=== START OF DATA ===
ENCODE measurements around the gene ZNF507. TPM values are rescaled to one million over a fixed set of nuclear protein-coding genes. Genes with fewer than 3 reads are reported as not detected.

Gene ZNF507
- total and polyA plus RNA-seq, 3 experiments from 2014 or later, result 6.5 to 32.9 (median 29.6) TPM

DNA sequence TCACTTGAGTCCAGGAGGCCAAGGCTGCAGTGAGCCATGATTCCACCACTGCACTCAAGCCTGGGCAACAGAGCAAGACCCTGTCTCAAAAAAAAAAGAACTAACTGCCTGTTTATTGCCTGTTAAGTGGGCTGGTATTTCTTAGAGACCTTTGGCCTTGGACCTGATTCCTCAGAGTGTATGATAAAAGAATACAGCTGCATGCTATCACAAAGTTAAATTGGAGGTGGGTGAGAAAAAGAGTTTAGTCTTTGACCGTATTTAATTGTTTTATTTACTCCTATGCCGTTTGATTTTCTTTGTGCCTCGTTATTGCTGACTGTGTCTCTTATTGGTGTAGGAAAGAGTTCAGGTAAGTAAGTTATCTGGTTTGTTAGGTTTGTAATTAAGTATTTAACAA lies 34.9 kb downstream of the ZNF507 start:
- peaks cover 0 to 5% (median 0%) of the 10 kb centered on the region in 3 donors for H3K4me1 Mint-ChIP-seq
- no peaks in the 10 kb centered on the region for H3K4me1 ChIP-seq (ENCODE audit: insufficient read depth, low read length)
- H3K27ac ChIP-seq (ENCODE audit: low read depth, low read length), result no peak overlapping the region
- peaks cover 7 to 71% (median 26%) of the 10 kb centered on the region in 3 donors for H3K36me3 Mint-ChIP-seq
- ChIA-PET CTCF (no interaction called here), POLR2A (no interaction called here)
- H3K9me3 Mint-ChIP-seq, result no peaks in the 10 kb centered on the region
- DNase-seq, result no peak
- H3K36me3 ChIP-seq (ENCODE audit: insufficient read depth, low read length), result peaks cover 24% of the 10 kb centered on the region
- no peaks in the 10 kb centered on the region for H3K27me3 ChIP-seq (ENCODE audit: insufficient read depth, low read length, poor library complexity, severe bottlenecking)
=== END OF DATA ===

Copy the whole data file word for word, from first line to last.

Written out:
ENCODE measurements around the gene ZNF507. TPM values are rescaled to one million over a fixed set of nuclear protein-coding genes. Genes with fewer than 3 reads are reported as not detected.

Gene ZNF507
- total and polyA plus RNA-seq, 3 experiments from 2014 or later, result 6.5 to 32.9 (median 29.6) TPM

DNA sequence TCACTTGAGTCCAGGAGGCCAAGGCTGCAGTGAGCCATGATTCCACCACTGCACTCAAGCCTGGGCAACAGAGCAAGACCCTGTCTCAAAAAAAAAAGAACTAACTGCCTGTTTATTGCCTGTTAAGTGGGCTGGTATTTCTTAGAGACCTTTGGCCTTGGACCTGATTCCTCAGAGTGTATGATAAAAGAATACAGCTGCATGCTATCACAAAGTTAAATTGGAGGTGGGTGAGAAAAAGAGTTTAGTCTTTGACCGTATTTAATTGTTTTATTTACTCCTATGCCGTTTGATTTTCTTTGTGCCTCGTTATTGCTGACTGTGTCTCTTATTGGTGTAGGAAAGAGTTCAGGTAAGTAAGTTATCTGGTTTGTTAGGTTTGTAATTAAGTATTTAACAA lies 34.9 kb downstream of the ZNF507 start:
- peaks cover 0 to 5% (median 0%) of the 10 kb centered on the region in 3 donors for H3K4me1 Mint-ChIP-seq
- no peaks in the 10 kb centered on the region for H3K4me1 ChIP-seq (ENCODE audit: insufficient read depth, low read length)
- H3K27ac ChIP-seq (ENCODE audit: low read depth, low read length), result no peak overlapping the region
- peaks cover 7 to 71% (median 26%) of the 10 kb centered on the region in 3 donors for H3K36me3 Mint-ChIP-seq
- ChIA-PET CTCF (no interaction called here), POLR2A (no interaction called here)
- H3K9me3 Mint-ChIP-seq, result no peaks in the 10 kb centered on the region
- DNase-seq, result no peak
- H3K36me3 ChIP-seq (ENCODE audit: insufficient read depth, low read length), result peaks cover 24% of the 10 kb centered on the region
- no peaks in the 10 kb centered on the region for H3K27me3 ChIP-seq (ENCODE audit: insufficient read depth, low read length, poor library complexity, severe bottlenecking)